How to COMPLETELY disable all Rust safety checks?

I am well aware that you can disable some safety checks that Rust does like this.

    //some code

But it doesn’t disable and I quote

It’s important to understand that unsafe doesn’t turn off the borrow checker or disable any other of Rust’s safety checks: if you use a reference in unsafe code, it will still be checked. The unsafe keyword only gives you access to these four features that are then not checked by the compiler for memory safety. You’ll still get some degree of safety inside of an unsafe block.

So how do I disable EVERY safety checks (I just want to try something out for my own learning experience I am not planning to use unsafe code on anything (unless if I really have to))?


Program in C.


You’re approaching this from wrong perspective. It’s like “how do I completely disable static typing in C”. You can’t, but there are plenty of ways to break it.

Similarly in Rust you can’t disable some checks directly, but you can cast references to unchecked pointers, and from there you can ruin safety as much as you like :slight_smile:


Oh, how do I do that then?

Read the book. Seriously, what’s the point in seeing how you can not use/abuse Rust?


I didn’t come here to get a RTFM answer? Whats the point of having a forum page if people like you are going to give that kind of answer?


The existence of a forum is not an excuse to not read the documentation.

The answer can be found by opening the book, clicking “search”, typing “cast” and clicking on the second result which specifically tells you how to cast references to pointers. It took me ten seconds to find that, including page loads. Typing “rust cast references to unchecked pointers” into Google also gives you the answer on the first link (to the first edition, but it’s still correct).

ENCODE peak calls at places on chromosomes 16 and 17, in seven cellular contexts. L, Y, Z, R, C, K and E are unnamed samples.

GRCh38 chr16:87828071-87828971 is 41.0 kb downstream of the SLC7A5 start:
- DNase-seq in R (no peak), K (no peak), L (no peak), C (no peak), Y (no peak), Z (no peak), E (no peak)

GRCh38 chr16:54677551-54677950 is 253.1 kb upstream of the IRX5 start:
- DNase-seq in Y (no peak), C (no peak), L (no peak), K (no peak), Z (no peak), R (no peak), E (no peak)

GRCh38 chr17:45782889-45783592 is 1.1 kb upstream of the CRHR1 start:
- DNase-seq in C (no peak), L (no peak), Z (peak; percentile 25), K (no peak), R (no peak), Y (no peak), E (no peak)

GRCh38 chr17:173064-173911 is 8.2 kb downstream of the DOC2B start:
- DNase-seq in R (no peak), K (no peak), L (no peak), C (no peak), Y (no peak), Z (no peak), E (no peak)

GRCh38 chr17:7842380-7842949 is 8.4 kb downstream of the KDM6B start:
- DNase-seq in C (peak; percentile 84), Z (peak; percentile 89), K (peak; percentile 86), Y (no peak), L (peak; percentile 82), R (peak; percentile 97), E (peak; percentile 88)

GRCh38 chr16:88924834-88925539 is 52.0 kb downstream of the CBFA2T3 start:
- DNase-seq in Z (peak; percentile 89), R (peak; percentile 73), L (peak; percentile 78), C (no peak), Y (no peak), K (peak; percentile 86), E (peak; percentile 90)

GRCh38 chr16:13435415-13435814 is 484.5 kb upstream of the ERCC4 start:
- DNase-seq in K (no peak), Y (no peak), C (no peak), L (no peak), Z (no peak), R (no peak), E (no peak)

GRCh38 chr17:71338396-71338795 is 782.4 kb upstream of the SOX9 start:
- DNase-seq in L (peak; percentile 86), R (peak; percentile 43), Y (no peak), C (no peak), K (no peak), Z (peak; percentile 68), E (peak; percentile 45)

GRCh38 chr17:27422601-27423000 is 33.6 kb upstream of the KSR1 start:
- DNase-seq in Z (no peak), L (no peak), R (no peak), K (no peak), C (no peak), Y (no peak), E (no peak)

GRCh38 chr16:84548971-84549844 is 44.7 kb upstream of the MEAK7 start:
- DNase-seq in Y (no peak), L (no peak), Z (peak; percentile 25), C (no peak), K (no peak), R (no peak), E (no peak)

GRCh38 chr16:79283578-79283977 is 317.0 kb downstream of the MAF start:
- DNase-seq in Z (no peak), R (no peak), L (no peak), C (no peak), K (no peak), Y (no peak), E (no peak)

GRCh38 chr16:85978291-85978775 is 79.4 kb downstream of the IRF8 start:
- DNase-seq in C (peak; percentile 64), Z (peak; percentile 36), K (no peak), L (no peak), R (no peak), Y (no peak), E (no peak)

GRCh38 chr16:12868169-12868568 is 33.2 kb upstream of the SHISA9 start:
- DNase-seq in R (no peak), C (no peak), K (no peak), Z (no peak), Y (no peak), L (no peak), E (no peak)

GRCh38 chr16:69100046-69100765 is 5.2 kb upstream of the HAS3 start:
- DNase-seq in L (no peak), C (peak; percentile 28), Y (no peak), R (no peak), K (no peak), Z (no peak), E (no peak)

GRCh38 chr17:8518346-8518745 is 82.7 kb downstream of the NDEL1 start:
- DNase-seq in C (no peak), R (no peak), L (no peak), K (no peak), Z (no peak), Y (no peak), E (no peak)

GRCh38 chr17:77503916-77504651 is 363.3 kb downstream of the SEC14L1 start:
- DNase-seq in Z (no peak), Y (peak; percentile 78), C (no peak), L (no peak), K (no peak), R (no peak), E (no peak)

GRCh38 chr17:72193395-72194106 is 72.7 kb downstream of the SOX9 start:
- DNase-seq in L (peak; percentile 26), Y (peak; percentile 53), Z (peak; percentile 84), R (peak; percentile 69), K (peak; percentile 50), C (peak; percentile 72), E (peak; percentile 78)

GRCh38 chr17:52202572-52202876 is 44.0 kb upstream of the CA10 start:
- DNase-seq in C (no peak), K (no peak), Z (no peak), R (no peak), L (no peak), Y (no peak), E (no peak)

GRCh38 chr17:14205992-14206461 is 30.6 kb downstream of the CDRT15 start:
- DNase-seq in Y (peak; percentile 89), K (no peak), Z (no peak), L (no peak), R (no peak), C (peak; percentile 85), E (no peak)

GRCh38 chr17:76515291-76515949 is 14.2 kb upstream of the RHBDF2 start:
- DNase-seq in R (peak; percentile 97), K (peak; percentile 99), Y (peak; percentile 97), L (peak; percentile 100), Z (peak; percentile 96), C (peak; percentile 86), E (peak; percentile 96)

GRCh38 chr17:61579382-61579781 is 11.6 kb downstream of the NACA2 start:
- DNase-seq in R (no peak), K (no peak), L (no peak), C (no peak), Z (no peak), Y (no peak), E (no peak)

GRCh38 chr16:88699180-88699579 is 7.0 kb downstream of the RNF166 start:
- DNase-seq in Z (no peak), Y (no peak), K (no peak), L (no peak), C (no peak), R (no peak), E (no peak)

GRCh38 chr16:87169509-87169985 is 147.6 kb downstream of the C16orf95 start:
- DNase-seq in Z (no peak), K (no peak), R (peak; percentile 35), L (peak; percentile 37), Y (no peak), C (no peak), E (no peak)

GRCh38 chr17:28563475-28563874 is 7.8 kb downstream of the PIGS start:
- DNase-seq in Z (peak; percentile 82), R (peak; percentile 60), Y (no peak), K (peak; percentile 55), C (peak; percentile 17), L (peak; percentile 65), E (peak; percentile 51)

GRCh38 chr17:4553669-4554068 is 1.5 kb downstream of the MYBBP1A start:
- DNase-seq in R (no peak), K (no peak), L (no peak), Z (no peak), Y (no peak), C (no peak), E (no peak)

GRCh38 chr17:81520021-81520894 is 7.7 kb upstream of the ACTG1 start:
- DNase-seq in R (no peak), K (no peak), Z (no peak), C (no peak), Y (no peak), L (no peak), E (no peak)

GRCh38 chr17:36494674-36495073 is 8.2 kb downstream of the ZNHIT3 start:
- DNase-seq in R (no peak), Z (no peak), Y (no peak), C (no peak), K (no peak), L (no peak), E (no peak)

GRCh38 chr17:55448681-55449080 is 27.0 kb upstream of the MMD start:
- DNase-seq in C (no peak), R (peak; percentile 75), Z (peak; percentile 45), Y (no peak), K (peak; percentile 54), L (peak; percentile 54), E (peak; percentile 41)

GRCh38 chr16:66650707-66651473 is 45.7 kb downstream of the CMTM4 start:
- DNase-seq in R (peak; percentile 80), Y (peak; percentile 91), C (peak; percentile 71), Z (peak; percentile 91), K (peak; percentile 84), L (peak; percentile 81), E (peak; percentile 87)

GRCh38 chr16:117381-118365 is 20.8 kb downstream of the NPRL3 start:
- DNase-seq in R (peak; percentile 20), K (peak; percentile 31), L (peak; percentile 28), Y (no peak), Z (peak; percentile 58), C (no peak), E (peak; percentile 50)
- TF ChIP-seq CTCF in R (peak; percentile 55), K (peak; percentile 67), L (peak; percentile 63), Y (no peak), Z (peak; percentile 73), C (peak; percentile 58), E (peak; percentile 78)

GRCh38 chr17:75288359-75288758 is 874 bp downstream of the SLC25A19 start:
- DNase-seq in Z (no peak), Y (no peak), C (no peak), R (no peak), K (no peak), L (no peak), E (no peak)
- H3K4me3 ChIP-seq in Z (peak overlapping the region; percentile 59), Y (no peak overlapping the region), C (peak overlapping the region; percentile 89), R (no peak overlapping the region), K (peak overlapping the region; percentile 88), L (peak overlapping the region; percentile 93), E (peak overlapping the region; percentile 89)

Forums and the like exist to fill in gaps in the documentation, not to have other people do basic research for you.


The “safety checks” are not some opt-out extra functionality. Actually they’re exactly the process that the compiler "read"s your code and start establishing assumptions about your code. You asked how to stop the compiler from establishing those assumptions but still generate valid executable programs, well… the only way is to stop using casual functionalities of the language and use the cutting-edge ones like raw pointers, etc instead. But, why bother?


You use the as operator to cast to a raw pointer type, like obj as *const u8. Docs.


That’s a little harsh, @DanielKeep, when Google doesn’t always give everybody the same answer to the same question (“results personalization”), and there’s a decent chance they’ve never heard of The Book (especially with a cryptic way you refer to it).


Gotta say that I agree with @notriddle here. If you aren’t interested in helping someone who is asking a question that’s easily found, that’s okay. Just don’t reply to the thread. There are others who are, and they can take the time to answer. “RTFM” is not how we do things around here.


How about writing the x86 opcodes directly into Rust? In C, you'd do this:

char shellcode[] =

In Rust, perhaps the answer can be found here:


Somewhere about that, yeah. But as someone who learned to program from books (like, the real ones made of dead trees), seeing people unwilling to do even basic research themselves when they have access to some of the best search tools in all of human history is absolutely infuriating.